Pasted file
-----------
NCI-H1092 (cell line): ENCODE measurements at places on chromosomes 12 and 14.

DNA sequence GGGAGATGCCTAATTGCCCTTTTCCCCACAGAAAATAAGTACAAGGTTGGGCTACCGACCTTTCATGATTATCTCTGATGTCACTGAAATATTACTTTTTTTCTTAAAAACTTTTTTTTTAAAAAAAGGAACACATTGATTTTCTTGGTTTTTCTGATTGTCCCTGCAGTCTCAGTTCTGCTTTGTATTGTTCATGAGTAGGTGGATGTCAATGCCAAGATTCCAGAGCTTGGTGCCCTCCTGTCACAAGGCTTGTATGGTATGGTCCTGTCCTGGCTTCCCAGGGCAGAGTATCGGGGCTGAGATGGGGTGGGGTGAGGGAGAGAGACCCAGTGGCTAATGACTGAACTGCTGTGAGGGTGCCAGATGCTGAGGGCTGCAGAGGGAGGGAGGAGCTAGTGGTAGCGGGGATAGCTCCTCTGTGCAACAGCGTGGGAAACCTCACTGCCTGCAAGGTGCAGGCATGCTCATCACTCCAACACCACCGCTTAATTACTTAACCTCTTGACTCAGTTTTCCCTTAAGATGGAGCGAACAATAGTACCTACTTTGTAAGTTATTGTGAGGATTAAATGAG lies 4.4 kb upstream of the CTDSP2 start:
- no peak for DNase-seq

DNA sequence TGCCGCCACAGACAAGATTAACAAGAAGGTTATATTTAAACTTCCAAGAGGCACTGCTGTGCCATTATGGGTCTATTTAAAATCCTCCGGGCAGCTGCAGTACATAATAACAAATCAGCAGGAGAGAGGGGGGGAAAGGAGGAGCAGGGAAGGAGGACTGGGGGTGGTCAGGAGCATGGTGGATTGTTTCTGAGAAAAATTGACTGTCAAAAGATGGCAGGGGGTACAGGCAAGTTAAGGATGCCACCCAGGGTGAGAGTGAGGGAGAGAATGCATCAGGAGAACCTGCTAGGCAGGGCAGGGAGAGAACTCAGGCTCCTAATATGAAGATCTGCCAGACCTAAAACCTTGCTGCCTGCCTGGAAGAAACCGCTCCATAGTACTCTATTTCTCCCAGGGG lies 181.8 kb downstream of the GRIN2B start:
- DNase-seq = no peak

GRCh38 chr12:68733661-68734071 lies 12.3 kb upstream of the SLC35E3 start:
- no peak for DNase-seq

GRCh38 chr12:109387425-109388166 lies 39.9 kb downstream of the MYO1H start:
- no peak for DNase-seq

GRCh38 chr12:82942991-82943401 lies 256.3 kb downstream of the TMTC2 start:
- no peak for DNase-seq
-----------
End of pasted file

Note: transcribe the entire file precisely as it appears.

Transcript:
NCI-H1092 (cell line): ENCODE measurements at places on chromosomes 12 and 14.

DNA sequence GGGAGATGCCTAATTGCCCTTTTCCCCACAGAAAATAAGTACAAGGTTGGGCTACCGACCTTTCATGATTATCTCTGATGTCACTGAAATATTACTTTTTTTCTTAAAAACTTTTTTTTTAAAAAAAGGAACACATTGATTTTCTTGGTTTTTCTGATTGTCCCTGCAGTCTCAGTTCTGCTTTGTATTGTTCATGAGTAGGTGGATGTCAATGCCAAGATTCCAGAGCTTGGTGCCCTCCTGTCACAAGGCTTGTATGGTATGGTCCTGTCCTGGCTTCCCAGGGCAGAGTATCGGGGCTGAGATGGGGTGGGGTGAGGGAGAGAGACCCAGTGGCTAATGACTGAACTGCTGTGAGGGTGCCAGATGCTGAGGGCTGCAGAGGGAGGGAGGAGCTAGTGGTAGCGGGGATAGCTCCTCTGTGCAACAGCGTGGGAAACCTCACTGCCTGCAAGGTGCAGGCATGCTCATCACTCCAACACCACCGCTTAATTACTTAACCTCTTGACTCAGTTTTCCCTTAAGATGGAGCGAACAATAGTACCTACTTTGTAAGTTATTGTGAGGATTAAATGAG lies 4.4 kb upstream of the CTDSP2 start:
- no peak for DNase-seq

DNA sequence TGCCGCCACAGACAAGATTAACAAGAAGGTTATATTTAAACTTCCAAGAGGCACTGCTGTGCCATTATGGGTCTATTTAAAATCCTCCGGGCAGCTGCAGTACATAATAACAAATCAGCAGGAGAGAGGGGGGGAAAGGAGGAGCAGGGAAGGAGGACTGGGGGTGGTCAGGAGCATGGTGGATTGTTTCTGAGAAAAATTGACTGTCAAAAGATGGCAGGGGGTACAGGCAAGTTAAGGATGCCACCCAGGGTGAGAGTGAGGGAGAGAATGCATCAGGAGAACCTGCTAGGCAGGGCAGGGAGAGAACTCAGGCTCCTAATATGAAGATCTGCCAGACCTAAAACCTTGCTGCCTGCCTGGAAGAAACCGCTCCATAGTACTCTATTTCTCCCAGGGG lies 181.8 kb downstream of the GRIN2B start:
- DNase-seq = no peak

GRCh38 chr12:68733661-68734071 lies 12.3 kb upstream of the SLC35E3 start:
- no peak for DNase-seq

GRCh38 chr12:109387425-109388166 lies 39.9 kb downstream of the MYO1H start:
- no peak for DNase-seq

GRCh38 chr12:82942991-82943401 lies 256.3 kb downstream of the TMTC2 start:
- no peak for DNase-seq